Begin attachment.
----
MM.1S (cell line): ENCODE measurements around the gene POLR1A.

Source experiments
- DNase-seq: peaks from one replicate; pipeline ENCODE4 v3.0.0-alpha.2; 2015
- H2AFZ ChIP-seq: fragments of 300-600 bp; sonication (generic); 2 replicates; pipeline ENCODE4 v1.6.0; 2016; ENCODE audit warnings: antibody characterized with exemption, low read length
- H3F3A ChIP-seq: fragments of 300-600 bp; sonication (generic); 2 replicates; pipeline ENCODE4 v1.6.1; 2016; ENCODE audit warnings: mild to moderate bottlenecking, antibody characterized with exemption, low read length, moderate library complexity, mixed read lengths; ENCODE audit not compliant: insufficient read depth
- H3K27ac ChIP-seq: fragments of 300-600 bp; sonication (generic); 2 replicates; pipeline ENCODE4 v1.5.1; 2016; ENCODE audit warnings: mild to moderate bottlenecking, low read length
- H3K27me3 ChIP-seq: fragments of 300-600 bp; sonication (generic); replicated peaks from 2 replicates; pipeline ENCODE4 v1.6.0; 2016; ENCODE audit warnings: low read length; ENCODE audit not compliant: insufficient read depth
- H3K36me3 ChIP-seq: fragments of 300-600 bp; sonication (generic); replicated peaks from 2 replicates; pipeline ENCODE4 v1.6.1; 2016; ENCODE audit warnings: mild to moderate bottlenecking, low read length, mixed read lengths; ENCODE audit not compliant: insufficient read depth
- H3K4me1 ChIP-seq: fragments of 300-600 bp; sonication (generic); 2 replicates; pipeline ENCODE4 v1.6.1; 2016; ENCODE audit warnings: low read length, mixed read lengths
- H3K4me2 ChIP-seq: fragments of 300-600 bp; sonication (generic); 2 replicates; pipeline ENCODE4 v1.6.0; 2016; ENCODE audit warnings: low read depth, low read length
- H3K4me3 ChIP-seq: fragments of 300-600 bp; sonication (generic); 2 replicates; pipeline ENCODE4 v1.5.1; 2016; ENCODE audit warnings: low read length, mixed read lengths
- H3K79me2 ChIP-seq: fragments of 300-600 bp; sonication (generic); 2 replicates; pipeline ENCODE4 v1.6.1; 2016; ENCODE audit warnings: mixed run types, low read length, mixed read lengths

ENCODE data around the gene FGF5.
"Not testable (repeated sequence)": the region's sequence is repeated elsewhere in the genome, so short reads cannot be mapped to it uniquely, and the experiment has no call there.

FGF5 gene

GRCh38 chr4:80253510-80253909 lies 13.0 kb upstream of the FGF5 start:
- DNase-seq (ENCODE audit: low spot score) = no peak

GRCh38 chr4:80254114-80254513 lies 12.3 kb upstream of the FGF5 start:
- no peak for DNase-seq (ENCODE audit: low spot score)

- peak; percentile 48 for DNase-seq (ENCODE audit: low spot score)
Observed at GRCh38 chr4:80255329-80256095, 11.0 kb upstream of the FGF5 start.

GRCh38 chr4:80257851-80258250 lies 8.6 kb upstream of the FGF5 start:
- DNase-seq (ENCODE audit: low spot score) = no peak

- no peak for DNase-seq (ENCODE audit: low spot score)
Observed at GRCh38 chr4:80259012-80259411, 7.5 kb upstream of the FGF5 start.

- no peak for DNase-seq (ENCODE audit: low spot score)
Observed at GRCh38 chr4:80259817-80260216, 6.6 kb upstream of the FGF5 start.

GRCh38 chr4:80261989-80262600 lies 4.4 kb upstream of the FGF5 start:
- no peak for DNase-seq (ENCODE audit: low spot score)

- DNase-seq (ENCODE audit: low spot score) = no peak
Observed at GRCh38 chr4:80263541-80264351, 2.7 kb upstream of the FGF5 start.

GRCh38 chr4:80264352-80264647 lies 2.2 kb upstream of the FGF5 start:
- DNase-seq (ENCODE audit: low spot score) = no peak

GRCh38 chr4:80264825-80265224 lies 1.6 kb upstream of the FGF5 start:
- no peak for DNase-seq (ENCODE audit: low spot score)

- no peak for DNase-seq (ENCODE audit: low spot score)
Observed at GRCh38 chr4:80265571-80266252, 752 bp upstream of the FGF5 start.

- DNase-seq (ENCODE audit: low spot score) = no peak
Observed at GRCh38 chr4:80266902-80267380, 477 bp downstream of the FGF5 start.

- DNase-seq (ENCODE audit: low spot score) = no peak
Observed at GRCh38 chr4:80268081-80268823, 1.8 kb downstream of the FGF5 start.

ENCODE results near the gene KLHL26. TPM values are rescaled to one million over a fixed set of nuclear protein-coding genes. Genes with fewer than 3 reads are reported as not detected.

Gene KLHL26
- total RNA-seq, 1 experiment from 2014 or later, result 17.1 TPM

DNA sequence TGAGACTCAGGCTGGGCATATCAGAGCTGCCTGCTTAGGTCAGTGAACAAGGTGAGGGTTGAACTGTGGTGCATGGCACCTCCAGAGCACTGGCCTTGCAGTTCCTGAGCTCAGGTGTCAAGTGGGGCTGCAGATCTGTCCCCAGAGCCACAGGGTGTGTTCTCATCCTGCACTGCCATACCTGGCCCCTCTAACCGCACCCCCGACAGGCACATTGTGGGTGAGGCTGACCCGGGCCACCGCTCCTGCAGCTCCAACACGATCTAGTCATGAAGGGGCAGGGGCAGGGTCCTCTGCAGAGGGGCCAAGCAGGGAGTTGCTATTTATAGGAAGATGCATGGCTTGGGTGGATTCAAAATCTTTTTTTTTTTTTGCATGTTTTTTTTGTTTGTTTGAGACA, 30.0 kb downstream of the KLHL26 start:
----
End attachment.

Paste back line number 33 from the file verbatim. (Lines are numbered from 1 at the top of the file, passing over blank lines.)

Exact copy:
- DNase-seq (ENCODE audit: low spot score) = no peak